The album opens with “Just hold on, I can feel your grip slipping, slipping away from me“, and closes with “And don’t you see, we’re not the same“. It opens with the struggle to make something work, to care so much you fight for it, and then 45 minutes later, we close with “That’s it, we tried but, in the end, it didn’t work“. It’s fucking tragic.

Last month, you brought out a self-titled debut album, which you spent eight months working on. How was the recording process?

JOSH: Amazing. Our engineer Josiah Mazzaschi at Cave Studios makes the creative process easy, and it helps that he knows the genre, and can see the direction we want to go in. Having the ability to take our time doing what’s best for the song really shows in the end product.

PHIL: The process was long because of our schedules and wanting to make the best possible record, but I always enjoy the studio because you hear the songs in a different way, and hear parts that sometimes get lost in the rehearsal studio.

JEFF: It took a long time, and it was very detail-oriented. Josiah really encouraged us to do whatever we wanted, and was really patient with us. We then sent off the mixes to Abbey Road Studios, and Andy Walter mastered for us.

And how has the response been to the album so far?

JOSH: It’s been positive. People seem to really get what we’re doing, which is a great feeling.

JEFF: For the people who have heard the album, the feedback has been great. The trick is, with so much competition, how to jockey for position is key, as it requires an insane amount of time, dedication, and drive.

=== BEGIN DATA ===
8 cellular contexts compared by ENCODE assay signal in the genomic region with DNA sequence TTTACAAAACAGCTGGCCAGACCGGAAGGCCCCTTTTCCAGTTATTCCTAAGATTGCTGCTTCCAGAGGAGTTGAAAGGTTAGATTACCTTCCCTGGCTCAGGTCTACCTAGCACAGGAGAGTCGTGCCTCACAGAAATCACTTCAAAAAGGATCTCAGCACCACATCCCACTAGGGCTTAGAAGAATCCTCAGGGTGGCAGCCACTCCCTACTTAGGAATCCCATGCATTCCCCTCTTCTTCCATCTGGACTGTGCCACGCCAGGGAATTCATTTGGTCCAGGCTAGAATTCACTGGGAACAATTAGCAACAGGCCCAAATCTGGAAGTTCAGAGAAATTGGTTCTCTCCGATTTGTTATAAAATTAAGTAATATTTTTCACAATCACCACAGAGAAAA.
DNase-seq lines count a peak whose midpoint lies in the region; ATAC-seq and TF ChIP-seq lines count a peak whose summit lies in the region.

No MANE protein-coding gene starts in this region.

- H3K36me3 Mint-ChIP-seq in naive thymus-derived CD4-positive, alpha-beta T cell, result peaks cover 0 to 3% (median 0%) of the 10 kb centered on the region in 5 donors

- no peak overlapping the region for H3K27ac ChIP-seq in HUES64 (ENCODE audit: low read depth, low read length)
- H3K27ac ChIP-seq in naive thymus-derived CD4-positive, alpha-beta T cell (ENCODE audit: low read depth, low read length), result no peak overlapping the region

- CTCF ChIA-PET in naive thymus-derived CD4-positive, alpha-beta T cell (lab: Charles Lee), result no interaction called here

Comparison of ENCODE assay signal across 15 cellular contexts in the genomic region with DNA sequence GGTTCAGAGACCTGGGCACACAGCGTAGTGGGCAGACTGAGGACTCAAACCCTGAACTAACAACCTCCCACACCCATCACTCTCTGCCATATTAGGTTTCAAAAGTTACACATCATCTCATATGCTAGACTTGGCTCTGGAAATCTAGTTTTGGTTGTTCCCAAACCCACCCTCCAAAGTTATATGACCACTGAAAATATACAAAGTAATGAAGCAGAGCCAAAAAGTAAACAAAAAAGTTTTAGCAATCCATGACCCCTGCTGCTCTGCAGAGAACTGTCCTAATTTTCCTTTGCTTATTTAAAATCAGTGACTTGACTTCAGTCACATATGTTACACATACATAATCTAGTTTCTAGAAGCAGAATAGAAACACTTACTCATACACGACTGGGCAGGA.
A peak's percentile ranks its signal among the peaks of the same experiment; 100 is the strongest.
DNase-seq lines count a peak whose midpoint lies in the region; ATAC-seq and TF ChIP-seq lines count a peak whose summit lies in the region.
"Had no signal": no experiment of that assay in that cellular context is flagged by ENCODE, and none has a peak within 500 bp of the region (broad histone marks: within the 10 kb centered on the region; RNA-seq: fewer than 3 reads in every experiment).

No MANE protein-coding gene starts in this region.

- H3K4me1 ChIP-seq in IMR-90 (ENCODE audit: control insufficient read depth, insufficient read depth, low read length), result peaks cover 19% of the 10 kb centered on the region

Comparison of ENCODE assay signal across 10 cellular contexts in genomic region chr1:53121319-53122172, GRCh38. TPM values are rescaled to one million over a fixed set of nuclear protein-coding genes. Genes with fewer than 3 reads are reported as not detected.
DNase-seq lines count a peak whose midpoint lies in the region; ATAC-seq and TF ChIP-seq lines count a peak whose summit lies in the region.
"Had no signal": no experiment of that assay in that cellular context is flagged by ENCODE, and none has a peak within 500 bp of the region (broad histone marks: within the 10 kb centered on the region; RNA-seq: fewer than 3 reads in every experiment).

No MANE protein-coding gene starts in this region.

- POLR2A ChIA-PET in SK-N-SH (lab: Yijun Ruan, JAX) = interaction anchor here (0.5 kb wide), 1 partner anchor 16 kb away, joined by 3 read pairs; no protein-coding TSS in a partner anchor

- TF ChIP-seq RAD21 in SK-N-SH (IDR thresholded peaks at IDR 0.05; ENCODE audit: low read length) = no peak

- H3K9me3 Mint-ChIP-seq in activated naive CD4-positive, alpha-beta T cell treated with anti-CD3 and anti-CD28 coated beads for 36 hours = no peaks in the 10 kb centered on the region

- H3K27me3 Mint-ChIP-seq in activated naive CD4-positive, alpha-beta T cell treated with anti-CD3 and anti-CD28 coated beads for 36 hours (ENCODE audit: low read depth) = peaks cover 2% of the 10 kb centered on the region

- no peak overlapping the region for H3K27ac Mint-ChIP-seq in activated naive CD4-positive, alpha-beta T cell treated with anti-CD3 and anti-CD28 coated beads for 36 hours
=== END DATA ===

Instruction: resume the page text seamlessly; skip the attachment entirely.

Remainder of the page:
If you’re not driven, you’re going to get pushed to the side and overlooked. You literally need to be relentless, strategic, and not take your foot off the gas.

The band have performed live at venues across Los Angeles, including The Viper Room and the House Of Blues. How were they as experiences?

JOSH: Each show is a learning experience. To focus on what worked, and what didn’t. Every time you play, it makes you a better band.

PHIL: To be honest, they weren’t the best shows for us, but as Josh has just mentioned, they were a learning experience. Those shows were in the early period of the band, so we were still feeling out the songs and each other.

We built upon those early shows, and when we played The Troubadour with the Twilight Sad, for example, we had become a much more cohesive unit.